DePaul Investigates Mock Bake Sale for Possible ‘Harassment’

February 14, 2006

A DePaul University bake sale, mocking affirmative action, has exposed the student who organized the sale to an investigation on the grounds that he discriminated against and harassed other students.

The Chicago-based school is investigating whether senior Michael O’Shea may have violated the school’s anti-discriminatory harassment policy with an "affirmative action bake sale" he organized with the DePaul Conservative Alliance (DCA).

Affirmative action bake sales, in which white and Asian students are charged more for baked goods than blacks and Hispanics, are popular among conservative activists on college campuses. They are designed to criticize affirmative action policies, not to raise funds.

After the DCA protest sparked what the school’s student weekly newspaper called "a heated conversation" among students, university officials told organizers to shut down the bake sale. On Jan. 20, O’Shea received notification that the event was under investigation.

University spokeswoman Denise Mattson told Cybercast News Service that the review was launched because "there was a question about what the application for the event read and how it was characterized, versus how it unfolded."

But the investigation is being led by Cynthia Summers, vice president for student affairs, who investigates "concerns regarding the DePaul Anti-Discriminatory Harassment Policy and Procedures," according to a letter she sent to O’Shea.

Mattson declined to comment on whether the investigation, which she said the university prefers to call a "review," would examine charges of harassment. "I’m not that privy to exactly what they’re reviewing," she said.

The DePaul anti-discrimination policy defines harassment as "any behavior (verbal, written, or physical) that abuses, assails, intimidates, demeans or victimizes or has the effect of creating a hostile environment for any person based on any of the above protected characteristics."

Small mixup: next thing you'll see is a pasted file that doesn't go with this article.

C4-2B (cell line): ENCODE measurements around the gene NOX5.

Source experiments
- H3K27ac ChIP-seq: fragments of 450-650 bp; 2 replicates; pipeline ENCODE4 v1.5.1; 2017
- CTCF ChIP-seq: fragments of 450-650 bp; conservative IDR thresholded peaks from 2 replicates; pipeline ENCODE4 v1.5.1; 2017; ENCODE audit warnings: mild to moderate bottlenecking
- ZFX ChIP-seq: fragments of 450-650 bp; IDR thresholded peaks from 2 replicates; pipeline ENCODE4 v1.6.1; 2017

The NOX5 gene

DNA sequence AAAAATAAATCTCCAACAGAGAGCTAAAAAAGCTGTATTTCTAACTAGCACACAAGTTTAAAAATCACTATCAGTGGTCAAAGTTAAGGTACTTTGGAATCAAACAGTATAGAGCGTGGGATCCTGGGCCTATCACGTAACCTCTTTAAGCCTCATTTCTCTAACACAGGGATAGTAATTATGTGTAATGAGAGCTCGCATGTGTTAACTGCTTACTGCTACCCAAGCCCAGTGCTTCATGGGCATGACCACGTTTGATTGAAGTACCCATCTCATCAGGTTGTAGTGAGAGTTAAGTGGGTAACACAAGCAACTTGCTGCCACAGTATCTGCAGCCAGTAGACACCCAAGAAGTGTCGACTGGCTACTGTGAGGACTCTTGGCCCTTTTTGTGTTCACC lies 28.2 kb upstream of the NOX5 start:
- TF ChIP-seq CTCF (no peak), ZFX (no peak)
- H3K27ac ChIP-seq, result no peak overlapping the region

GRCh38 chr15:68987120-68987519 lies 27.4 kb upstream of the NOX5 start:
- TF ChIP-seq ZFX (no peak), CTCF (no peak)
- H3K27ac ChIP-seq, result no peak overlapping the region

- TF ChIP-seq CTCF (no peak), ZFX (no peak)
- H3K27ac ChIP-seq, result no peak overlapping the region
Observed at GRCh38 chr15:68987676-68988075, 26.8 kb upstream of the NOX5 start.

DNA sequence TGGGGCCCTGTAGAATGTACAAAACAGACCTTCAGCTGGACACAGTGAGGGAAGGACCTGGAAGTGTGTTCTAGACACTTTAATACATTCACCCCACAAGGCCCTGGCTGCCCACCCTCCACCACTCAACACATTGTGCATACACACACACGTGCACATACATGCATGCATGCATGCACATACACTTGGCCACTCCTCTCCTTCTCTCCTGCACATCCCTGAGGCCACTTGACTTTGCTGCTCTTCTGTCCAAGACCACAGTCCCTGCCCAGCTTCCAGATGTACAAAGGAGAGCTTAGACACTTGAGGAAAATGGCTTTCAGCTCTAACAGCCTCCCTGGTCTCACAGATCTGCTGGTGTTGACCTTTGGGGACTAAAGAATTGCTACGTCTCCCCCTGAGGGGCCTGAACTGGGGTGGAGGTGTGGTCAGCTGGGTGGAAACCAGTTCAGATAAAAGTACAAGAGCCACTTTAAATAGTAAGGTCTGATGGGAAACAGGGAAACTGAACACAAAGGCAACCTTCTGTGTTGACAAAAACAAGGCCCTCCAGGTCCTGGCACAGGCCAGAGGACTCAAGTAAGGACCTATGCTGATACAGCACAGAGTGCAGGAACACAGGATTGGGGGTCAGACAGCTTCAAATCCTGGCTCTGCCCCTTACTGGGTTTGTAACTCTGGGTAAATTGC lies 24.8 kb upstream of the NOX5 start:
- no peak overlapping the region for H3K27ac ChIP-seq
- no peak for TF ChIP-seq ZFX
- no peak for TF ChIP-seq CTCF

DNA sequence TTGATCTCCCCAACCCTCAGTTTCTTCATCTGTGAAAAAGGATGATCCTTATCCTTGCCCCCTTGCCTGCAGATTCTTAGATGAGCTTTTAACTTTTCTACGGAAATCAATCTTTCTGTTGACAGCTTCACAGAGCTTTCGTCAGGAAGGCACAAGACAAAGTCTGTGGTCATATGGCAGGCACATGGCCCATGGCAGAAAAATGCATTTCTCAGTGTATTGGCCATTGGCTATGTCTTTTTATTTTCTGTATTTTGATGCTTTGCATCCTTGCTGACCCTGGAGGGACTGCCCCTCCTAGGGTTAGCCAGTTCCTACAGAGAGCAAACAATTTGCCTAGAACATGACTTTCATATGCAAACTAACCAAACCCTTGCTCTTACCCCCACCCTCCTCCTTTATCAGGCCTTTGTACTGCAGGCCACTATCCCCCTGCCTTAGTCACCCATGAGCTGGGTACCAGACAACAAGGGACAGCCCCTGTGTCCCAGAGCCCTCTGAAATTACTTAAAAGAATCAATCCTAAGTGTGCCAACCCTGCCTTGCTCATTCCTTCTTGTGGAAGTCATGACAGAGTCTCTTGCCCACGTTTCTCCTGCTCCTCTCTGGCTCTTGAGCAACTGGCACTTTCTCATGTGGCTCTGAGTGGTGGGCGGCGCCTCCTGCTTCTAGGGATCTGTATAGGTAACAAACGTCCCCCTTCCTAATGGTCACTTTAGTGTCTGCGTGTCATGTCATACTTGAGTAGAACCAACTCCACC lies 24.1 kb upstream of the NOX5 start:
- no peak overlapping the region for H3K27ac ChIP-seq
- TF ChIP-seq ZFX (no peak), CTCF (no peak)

The wide-sweeping policy states that the university "values the free and open exchange of ideas within an academic community," but that it "will not tolerate the harassment of and/or discrimination against any person or group of individuals on the basis of race, color, ethnicity, religion, sex, gender, sexual orientation, national origin, age, marital status, parental status, family relationship status, physical or mental disability, military status, or other status protected by local, state, or federal law in its employment or education settings."

The Foundation for Individual Rights in Education (FIRE), a group that promotes free speech on college campuses, is urging DePaul President Dennis Holtschneider to apologize for stopping the bake sale and end the investigation of O’Shea.

In a Jan. 23 letter to Holtschneider, FIRE Program Manager Robert Shibley defended the bake sale as "a form of satirical political protest" and criticized the "dismaying disregard for freedom of expression and open debate at DePaul."

Shibley told Cybercast News Service that organizers of the bake sale "were expecting controversy to arise among students," but that he did not think "any student really expects the university to bring charges against them … for having what’s effectively just a protest."

Although Shibley declined to predict the outcome of the DePaul investigation, FIRE has successfully convinced four other universities to allow affirmative action bake sales to continue. Administrators at the College of William and Mary, the University of Colorado-Boulder, Northeastern Illinois University, and the University of California-Irvine all allowed the bake sales to continue after public pressure from FIRE.

A March 2005 affirmative action bake sale at Grand Valley State University in Michigan ended with three officers from the school’s chapter of the College Republicans being forced to resign. The College Republicans chapter also issued an apology to students who were offended by the protest.

Mattson, the DePaul University spokeswoman, said she expected the review to be completed "sooner rather than later," but is "not sure yet" if the findings will be made public.